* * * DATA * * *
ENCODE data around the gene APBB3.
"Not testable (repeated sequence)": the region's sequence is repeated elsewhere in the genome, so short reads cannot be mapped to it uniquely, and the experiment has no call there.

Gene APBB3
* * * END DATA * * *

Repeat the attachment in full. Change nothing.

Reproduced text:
ENCODE data around the gene APBB3.
"Not testable (repeated sequence)": the region's sequence is repeated elsewhere in the genome, so short reads cannot be mapped to it uniquely, and the experiment has no call there.

Gene APBB3